April 18: Northwest Missouri Squall Line

Several past frustrations in Missouri have taught me to avoid that hilly, forested state, but since I'm already in northeast Kansas, I decide to wander across the state line. View looking south on a hot, humid afternoon.

Strong cap will keep storms from forming south of the front until dusk, so I stay north of the front in light easterly winds.

Even north of the front, convection holds off until late afternoon, and then develops slowly. In early evening the dryline sweeps over me and I enjoy the spectacle of strong convection from the rear.

Proof that falling behind a squall line (intentional in this case, since I didn't want to chase into central Missouri) isn't necessarily a bad thing. The rapid upward motion of this cauliflower-shaped cloud was breathtaking.

A well-developed squall line at sunset.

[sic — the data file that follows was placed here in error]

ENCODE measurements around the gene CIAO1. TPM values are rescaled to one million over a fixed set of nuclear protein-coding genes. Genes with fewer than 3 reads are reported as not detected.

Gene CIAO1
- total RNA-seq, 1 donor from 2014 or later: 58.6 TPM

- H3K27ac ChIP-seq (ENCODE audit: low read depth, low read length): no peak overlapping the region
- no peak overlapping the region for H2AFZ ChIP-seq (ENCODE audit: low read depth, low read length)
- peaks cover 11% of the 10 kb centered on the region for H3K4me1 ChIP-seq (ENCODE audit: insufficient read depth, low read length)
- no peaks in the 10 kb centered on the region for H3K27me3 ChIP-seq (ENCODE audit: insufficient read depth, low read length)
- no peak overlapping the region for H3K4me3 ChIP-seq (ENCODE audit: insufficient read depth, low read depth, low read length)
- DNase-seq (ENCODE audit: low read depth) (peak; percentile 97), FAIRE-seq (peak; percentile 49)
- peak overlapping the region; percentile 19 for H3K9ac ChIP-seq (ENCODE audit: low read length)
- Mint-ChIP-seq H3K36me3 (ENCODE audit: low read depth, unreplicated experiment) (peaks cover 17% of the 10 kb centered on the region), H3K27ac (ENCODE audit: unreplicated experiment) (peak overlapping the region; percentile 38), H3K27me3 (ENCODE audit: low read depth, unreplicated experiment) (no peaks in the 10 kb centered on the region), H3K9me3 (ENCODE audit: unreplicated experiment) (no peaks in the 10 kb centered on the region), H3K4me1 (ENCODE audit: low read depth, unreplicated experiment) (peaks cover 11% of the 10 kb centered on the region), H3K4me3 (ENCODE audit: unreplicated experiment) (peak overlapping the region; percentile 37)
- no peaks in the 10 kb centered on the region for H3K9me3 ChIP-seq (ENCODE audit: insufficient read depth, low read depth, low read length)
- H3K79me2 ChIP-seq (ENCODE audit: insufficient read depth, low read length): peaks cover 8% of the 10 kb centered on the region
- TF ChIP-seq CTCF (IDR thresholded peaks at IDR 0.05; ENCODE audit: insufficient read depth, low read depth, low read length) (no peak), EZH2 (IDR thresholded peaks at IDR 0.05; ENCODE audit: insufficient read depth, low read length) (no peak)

April 23: Southwest Kansas Thunderstorm

It's only a short drive to intercept this high-based storm on a hot day near Dodge City.

The buffalo are curious.

Daytime lightning photos are pure luck unless you're taking video, but if you take enough photos of storms with frequent CGs (cloud-to-ground lightning strikes), sooner or later something good is going to happen.

Looking west from three miles south of Bucklin, Kansas.

Ragged lowering as shelf cloud develops.

Turbulent skies under a high-based thunderstorm.

Southern end of squall line at dusk.

April 28: Central Texas Thunderstorms

Mid-afternoon, in front of a large upper low approaching from New Mexico, I watch a storm weaken east of Guthrie. Light surface winds and marginal CAPE create poor prospects.

Thunderstorms die out near Seymour, so I head south to better CAPE south of Abilene.

Under a shelf cloud as dusk approaches.